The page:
Search for:

DREAM Act Proposes More than Amnesty

author Published by Chris Chmielenski

Supporters of Sen. Durbin’s DREAM Act will say that the purpose of the bill is to ensure that the children of illegal aliens–who were brought here through no fault of their own and shouldn’t be penalized for the sins of their parents–have an opportunity to go to college. What they won’t tell you is that it would provide amnesty to any illegal alien under the age of 35 who first entered the United States before the age of 16, has been in the country for at least the last five years, and has earned a high school diploma or GED in the United States.

But here’s the kicker: Illegal aliens only have to submit a petition in which they claim to meet these requirements. There is not a single provision in the DREAM Act that requires the aliens to provide proof that the claims are true. In fact, once an illegal alien submits this required petition, the only way the alien can be denied amnesty is if DHS proves that the claims are false. The potential for fraud is virtually unlimited.

The incentives created by the bill make massive fraud a certainty. For example, once an illegal alien files a petition for amnesty, regardless of whether the alien actually meets the requirements or not, DHS is prohibited from deporting that individual for any reason until the petition is granted or until DHS has found proof that the alien does not qualify and so denies the petition. There are no exceptions to this. So, as long as an illegal alien files an amnesty petition before he flies a plane into the World Trade Center or goes on a killing spree in a local mall, we are stuck with him for as long as it takes an already backlogged agency to consider his application for amnesty. Rest assured, though, that no illegal alien with a criminal record–unless it only involves one or two misdemeanor convictions like DUIs or domestic violence, or it only involves violations of immigration laws–or who is a terrorist–at least not ones we actually know are terrorists because they are listed on the terrorist watch list and they use their real names to apply–can qualify for amnesty.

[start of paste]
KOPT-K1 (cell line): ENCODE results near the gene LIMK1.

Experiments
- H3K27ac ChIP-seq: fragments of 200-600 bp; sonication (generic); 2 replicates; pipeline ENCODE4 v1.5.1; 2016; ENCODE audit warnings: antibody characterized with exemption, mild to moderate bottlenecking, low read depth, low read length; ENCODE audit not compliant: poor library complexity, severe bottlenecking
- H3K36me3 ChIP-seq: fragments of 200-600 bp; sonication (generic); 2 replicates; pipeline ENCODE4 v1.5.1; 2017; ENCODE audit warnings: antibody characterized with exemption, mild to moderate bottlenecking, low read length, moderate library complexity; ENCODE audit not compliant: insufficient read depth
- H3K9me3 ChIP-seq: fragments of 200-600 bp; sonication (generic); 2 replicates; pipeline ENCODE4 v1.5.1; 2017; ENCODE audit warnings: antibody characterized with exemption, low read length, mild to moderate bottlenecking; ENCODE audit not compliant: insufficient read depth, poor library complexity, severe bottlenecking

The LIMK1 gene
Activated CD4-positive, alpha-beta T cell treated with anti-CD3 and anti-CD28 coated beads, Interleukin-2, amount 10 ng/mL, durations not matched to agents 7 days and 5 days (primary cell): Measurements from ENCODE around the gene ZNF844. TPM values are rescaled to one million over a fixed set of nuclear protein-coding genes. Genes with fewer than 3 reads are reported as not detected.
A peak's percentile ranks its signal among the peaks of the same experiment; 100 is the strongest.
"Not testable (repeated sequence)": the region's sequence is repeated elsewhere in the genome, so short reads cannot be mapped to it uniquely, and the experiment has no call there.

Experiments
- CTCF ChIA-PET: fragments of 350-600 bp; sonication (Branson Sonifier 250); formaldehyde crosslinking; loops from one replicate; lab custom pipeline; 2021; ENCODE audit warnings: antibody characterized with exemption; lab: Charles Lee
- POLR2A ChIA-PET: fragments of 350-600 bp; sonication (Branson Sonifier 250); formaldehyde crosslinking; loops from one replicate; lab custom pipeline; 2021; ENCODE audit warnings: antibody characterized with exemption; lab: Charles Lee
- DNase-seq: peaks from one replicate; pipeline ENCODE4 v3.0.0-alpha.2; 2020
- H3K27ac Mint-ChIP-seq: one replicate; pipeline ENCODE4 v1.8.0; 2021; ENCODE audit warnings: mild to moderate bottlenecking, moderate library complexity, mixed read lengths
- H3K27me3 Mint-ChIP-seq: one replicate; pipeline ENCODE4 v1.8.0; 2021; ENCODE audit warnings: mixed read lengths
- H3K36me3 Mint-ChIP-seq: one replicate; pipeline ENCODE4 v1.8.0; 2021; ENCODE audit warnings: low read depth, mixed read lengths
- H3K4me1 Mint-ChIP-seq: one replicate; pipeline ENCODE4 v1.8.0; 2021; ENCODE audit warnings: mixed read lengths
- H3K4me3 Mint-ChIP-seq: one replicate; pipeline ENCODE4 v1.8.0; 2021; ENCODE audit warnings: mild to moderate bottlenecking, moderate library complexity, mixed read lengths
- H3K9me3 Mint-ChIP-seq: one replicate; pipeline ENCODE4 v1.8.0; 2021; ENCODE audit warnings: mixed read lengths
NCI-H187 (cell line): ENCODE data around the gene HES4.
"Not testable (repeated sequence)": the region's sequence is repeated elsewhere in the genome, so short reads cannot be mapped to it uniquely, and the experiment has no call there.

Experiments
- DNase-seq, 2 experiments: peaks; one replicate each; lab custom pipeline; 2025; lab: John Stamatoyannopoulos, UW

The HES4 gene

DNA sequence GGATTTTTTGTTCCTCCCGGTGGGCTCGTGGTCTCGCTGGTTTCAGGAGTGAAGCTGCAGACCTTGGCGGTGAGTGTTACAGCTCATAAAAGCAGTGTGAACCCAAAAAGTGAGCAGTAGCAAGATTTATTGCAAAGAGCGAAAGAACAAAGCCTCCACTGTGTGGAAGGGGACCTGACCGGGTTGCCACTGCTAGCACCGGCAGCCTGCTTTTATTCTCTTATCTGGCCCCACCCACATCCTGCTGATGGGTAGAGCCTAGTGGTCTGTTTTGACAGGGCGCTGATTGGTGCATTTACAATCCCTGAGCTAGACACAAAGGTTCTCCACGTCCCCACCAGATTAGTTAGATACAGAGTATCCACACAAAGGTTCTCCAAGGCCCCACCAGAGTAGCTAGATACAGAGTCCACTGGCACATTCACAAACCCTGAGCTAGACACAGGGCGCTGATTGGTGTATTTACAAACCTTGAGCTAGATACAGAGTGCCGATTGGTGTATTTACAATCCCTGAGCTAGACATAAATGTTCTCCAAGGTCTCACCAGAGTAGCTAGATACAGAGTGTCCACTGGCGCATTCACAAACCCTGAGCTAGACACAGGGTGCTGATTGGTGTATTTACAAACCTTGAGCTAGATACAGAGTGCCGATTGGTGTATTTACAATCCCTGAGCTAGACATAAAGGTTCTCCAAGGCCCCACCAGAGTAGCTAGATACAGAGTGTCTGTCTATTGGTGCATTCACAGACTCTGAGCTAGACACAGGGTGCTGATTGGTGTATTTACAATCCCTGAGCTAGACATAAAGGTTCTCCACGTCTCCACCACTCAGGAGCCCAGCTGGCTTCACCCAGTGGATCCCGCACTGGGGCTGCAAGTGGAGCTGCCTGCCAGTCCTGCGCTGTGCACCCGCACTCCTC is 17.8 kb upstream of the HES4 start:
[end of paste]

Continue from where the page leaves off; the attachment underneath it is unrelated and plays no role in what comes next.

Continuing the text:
Of course, the bill requires DHS to move all amnesty petitions to the front of the line–ahead of the millions of people who have been waiting for years to come to the United States legally–so it shouldn’t take more than six months or so to decide any one application–unless amnesty is denied, in which case the illegal alien could extend the process for several years by appealing the denial.

The DREAM Act sets no numerical limits on how many illegal aliens may be granted amnesty, and they cannot be counted against the current annual Green Card limits. Furthermore, once granted permanent resident status, beneficiaries of the DREAM amnesty can then sponsor their relatives for legal immigration to the United States under current chain migration laws. So all in all, this little bill to ensure that children can get a good education would quickly begin to rival the “one-time-only” amnesty of 1986, under which some three million illegal aliens and their spouses and children were given green cards, along with countless extended relatives.

Finally, just in case future illegal aliens–who would continue entering the United States in even larger numbers since amnesty always causes more illegal immigration and this bill does absolutely nothing to deter it–feel left out, the DREAM Act would retroactively repeal the federal law that prohibits state colleges and universities from giving illegal aliens in-state tuition rates. The repeal would have two results: First, it would mean that each state would be free to decide whether to give in-state tuition to illegal aliens instead of U.S. citizens and legal residents (after all, there are a set number of in-state tuition slots, so giving one to an illegal alien means one less for a citizen or legal resident); and second, it would nullify the various lawsuits that have been filed challenging those states that already have violated federal law by giving illegal aliens in-state tuition, so those states would get away with breaking the law with impunity. Now, there’s a lesson we all want our children to learn, right?

For NumbersUSA’s full analysis of the DREAM Act, see our Fact Sheet.

You can also visit the Proposed Bills page and look under Amnesty for updates on the DREAM Act.

For most of you, there are faxes on your Action Buffet to send to your Representatives urging them not to support the DREAM Act.

Take Action

Your voice counts! Let your Member of Congress know where you stand on immigration issues through the Action Board. Not a NumbersUSA member? Sign up here to get started.

Action Board

Donate Today!

NumbersUSA is a non-profit, non-partisan organization that relies on your donations to works toward sensible immigration policies. NumbersUSA Education & Research Foundation is recognized by America's Best Charities as one of the top 3% of well-run charities.


Immigration Grade Cards

NumbersUSA provides the only comprehensive immigration grade cards. See how your member of Congress’ rates and find grades going back to the 104th Congress (1995-97).

Read More